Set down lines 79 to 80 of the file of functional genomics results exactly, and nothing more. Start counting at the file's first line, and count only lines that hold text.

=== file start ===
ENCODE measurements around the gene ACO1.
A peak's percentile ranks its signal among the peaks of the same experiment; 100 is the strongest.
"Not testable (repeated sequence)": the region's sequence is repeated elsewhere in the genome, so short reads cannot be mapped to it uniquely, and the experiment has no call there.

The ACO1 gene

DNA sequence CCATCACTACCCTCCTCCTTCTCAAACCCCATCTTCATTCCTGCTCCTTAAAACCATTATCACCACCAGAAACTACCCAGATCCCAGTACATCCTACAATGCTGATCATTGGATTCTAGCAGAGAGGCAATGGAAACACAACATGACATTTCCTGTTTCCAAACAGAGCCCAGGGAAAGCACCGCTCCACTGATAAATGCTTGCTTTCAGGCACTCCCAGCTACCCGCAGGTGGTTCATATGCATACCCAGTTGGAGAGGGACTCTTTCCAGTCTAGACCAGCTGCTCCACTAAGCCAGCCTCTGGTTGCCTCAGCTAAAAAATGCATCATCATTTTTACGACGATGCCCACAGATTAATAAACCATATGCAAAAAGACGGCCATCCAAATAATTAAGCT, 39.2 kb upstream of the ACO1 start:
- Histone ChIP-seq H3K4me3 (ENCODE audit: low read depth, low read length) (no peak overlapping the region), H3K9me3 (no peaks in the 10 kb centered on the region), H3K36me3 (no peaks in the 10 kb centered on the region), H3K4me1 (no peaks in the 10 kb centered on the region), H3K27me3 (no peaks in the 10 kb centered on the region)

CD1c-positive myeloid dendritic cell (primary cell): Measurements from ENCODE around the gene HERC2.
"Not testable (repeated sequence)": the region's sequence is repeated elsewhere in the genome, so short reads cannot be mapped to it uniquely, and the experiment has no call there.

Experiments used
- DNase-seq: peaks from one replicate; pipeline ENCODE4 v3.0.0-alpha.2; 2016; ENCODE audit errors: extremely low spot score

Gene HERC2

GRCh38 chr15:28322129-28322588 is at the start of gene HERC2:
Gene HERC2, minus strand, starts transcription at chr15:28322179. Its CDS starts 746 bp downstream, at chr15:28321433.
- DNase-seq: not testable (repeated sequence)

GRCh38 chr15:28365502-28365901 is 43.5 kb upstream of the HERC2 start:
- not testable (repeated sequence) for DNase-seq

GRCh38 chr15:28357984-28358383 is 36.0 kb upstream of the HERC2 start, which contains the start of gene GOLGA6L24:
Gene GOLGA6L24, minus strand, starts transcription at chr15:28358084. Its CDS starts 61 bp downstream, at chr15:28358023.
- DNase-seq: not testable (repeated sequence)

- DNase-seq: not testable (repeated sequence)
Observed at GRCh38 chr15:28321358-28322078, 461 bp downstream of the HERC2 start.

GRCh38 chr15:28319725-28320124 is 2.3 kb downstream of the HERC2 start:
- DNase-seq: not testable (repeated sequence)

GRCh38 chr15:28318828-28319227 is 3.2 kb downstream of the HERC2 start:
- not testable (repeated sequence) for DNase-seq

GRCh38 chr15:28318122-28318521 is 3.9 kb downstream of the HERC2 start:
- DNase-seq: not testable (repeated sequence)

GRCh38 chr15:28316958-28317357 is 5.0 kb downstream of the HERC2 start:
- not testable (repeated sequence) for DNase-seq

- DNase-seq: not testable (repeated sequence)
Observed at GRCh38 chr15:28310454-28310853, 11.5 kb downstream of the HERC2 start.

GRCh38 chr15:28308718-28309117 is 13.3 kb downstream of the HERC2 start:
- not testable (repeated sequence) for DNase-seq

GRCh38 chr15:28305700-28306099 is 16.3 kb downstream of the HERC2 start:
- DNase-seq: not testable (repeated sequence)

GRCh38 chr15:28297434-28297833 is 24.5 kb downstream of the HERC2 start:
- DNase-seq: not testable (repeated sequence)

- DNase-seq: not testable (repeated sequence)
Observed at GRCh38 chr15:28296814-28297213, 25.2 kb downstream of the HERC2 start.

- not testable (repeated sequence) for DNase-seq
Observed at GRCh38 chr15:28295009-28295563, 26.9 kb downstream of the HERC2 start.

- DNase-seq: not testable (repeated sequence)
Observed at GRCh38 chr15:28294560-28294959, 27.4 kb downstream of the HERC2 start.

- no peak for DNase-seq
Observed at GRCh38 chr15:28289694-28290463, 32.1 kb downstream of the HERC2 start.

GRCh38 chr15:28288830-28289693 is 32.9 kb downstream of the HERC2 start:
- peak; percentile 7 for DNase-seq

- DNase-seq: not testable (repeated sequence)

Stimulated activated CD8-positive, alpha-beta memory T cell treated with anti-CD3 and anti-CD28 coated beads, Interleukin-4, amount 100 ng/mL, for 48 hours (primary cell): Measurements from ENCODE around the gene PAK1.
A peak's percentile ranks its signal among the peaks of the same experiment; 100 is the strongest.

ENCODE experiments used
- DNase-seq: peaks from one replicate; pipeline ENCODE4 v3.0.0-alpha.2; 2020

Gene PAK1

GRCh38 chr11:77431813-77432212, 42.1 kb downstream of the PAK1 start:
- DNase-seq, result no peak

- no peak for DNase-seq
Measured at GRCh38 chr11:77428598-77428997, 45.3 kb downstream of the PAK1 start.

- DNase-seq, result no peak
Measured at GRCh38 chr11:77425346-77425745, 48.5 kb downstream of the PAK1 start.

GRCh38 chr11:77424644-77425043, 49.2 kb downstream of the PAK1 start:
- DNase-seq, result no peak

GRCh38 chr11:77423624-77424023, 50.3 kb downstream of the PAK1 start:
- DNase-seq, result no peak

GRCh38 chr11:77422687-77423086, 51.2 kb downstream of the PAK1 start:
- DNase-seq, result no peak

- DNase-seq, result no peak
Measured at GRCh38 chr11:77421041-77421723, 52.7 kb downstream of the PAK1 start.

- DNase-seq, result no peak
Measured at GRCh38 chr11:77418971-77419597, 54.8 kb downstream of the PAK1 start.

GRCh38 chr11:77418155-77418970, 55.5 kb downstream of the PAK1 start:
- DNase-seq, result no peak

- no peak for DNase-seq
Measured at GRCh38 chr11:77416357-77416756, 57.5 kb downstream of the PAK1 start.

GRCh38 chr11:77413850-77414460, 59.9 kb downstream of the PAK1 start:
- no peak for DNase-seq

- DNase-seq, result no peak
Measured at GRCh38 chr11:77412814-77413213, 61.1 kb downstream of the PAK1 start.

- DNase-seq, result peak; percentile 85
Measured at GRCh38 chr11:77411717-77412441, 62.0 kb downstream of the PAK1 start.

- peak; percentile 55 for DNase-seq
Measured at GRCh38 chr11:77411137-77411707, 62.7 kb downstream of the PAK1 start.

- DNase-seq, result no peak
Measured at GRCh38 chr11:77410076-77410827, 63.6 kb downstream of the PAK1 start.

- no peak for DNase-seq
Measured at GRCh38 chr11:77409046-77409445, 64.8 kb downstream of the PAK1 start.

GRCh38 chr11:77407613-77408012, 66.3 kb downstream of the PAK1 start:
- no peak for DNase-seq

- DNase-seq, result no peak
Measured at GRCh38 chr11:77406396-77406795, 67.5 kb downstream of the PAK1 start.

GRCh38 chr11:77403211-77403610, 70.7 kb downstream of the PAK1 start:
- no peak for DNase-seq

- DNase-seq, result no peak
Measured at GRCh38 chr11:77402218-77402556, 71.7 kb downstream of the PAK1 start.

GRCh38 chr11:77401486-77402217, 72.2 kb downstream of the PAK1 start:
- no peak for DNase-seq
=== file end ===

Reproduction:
Measured at GRCh38 chr11:77411717-77412441, 62.0 kb downstream of the PAK1 start.

- peak; percentile 55 for DNase-seq